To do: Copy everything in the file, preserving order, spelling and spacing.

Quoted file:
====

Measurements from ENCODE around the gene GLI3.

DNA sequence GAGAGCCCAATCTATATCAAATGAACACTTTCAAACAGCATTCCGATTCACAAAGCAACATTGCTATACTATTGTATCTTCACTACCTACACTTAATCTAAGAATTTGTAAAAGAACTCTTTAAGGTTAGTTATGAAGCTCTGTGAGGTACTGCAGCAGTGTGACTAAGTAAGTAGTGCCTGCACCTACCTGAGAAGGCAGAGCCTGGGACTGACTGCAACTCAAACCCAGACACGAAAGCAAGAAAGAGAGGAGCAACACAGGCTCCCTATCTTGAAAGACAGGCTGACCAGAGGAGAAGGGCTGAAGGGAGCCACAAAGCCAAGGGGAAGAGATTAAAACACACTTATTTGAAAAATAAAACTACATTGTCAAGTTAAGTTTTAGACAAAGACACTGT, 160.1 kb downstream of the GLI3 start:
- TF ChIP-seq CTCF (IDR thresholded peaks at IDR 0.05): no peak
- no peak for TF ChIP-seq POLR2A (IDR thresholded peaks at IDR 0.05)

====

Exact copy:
Measurements from ENCODE around the gene GLI3.

DNA sequence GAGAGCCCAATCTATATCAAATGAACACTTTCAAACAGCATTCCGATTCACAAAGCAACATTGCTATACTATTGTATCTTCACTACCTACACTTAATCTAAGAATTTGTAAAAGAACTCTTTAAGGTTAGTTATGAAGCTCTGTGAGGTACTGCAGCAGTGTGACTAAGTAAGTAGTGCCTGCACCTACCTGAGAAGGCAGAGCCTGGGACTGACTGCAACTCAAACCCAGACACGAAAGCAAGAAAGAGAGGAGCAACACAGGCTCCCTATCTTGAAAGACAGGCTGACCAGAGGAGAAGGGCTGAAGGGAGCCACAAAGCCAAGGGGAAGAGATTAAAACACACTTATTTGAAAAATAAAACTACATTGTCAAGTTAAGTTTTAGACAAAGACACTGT, 160.1 kb downstream of the GLI3 start:
- TF ChIP-seq CTCF (IDR thresholded peaks at IDR 0.05): no peak
- no peak for TF ChIP-seq POLR2A (IDR thresholded peaks at IDR 0.05)